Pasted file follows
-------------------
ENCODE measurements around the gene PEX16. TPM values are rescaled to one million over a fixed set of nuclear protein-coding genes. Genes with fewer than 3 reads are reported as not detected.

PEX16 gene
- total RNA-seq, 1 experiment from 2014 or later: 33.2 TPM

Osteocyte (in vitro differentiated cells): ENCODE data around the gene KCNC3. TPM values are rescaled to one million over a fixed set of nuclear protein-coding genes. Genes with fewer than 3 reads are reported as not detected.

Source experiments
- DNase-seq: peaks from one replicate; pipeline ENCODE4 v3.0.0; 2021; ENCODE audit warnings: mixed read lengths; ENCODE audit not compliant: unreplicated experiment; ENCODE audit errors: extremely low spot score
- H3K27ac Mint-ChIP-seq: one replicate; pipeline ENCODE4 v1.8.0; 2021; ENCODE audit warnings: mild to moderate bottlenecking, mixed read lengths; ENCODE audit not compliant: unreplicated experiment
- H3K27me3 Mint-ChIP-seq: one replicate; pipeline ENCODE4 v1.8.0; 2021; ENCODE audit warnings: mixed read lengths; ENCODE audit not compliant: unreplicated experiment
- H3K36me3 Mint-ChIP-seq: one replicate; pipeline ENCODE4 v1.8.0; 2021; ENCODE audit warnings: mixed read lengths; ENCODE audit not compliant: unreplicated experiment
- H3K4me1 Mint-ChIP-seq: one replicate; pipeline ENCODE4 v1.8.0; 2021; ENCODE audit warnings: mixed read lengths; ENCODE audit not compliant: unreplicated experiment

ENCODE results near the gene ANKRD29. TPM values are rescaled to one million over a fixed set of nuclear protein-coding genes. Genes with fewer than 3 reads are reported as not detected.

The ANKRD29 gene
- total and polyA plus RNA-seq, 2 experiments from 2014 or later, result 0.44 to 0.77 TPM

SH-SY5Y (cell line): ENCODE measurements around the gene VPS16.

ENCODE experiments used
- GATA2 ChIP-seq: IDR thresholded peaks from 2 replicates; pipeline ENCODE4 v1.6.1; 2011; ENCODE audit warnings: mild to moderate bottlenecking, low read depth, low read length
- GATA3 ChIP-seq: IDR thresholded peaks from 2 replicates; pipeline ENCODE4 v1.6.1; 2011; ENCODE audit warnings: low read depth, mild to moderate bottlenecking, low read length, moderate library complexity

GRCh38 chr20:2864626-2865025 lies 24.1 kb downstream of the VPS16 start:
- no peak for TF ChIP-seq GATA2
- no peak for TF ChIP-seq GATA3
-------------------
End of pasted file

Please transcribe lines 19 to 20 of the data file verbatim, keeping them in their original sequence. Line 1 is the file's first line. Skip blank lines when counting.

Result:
- no peak for TF ChIP-seq GATA2
- no peak for TF ChIP-seq GATA3